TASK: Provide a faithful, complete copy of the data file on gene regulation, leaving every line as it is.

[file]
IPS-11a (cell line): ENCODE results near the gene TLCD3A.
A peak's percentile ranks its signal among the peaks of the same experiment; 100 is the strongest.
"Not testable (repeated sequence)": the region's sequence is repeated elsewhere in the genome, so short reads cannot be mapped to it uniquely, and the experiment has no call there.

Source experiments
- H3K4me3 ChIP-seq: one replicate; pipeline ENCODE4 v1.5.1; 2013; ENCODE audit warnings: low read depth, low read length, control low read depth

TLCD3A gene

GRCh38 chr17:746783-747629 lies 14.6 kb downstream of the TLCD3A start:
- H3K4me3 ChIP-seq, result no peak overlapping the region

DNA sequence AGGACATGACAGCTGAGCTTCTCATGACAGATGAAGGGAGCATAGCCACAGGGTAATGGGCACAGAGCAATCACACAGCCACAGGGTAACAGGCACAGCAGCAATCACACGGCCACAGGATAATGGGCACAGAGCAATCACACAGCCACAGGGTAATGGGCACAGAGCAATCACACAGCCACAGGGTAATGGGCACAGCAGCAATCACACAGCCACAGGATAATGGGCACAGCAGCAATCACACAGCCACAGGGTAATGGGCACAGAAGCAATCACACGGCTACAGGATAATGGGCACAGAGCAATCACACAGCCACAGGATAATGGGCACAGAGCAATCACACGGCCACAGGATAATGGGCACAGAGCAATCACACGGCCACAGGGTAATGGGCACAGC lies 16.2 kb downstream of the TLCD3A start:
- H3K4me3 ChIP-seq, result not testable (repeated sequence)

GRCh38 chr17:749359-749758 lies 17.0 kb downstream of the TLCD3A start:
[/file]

IPS-11a (cell line): ENCODE results near the gene TLCD3A.
A peak's percentile ranks its signal among the peaks of the same experiment; 100 is the strongest.
"Not testable (repeated sequence)": the region's sequence is repeated elsewhere in the genome, so short reads cannot be mapped to it uniquely, and the experiment has no call there.

Source experiments
- H3K4me3 ChIP-seq: one replicate; pipeline ENCODE4 v1.5.1; 2013; ENCODE audit warnings: low read depth, low read length, control low read depth

TLCD3A gene

GRCh38 chr17:746783-747629 lies 14.6 kb downstream of the TLCD3A start:
- H3K4me3 ChIP-seq, result no peak overlapping the region

DNA sequence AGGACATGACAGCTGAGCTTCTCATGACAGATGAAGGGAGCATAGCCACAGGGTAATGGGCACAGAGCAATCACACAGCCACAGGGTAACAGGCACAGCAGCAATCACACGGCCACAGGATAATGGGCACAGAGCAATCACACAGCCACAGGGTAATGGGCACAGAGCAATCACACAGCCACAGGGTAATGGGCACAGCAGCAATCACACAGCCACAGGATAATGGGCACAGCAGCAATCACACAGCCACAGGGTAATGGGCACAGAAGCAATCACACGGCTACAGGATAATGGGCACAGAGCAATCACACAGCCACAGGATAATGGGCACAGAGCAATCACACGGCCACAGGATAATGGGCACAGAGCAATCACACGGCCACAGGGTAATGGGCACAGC lies 16.2 kb downstream of the TLCD3A start:
- H3K4me3 ChIP-seq, result not testable (repeated sequence)

GRCh38 chr17:749359-749758 lies 17.0 kb downstream of the TLCD3A start: